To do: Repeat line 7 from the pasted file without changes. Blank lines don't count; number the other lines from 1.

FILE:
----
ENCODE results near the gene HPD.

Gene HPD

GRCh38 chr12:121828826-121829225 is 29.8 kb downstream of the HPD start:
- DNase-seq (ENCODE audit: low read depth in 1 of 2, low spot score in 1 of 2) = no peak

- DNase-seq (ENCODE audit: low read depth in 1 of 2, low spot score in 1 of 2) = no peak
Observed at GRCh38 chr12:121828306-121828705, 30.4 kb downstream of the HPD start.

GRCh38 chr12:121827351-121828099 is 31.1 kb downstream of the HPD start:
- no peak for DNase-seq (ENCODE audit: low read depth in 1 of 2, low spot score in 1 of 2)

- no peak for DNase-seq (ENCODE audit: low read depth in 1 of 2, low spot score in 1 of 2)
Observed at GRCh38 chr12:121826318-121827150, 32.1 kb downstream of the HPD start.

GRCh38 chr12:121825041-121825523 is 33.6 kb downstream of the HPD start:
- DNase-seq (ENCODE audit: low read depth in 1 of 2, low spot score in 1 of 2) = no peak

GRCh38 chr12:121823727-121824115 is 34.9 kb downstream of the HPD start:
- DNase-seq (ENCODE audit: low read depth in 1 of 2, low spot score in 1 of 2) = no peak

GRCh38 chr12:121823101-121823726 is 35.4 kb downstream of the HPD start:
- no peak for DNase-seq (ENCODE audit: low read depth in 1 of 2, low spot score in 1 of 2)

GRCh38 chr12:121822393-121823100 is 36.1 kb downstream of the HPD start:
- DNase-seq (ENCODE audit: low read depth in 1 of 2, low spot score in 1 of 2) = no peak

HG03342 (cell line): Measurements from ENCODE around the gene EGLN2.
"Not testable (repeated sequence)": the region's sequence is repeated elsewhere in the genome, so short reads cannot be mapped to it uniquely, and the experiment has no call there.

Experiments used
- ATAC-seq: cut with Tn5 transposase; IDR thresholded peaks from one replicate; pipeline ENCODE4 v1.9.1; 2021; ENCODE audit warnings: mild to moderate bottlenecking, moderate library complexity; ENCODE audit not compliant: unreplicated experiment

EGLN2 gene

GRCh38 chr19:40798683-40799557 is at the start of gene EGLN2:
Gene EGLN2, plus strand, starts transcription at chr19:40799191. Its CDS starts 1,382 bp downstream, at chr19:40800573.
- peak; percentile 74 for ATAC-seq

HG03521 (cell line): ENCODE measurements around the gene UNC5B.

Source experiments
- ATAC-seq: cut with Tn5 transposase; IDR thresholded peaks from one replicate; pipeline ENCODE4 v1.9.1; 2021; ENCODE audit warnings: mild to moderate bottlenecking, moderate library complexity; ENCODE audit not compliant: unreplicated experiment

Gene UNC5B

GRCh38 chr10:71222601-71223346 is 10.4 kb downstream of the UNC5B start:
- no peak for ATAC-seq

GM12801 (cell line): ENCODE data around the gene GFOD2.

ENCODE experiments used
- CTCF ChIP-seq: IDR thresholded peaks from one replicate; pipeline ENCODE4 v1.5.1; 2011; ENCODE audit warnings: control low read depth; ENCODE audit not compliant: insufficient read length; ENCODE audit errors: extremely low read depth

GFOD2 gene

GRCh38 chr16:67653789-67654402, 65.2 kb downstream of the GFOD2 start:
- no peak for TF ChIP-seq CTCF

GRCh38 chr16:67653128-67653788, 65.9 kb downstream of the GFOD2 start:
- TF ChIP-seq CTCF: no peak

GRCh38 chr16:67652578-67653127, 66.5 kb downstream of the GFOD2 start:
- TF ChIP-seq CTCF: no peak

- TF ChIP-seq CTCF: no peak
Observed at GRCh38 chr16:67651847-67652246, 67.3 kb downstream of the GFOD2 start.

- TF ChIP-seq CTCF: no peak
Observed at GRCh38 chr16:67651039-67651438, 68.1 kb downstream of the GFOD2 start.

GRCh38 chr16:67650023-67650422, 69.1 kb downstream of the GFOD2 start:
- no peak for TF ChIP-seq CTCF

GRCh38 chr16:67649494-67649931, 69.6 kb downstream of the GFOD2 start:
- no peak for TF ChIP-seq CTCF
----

GRCh38 chr12:121827351-121828099 is 31.1 kb downstream of the HPD start: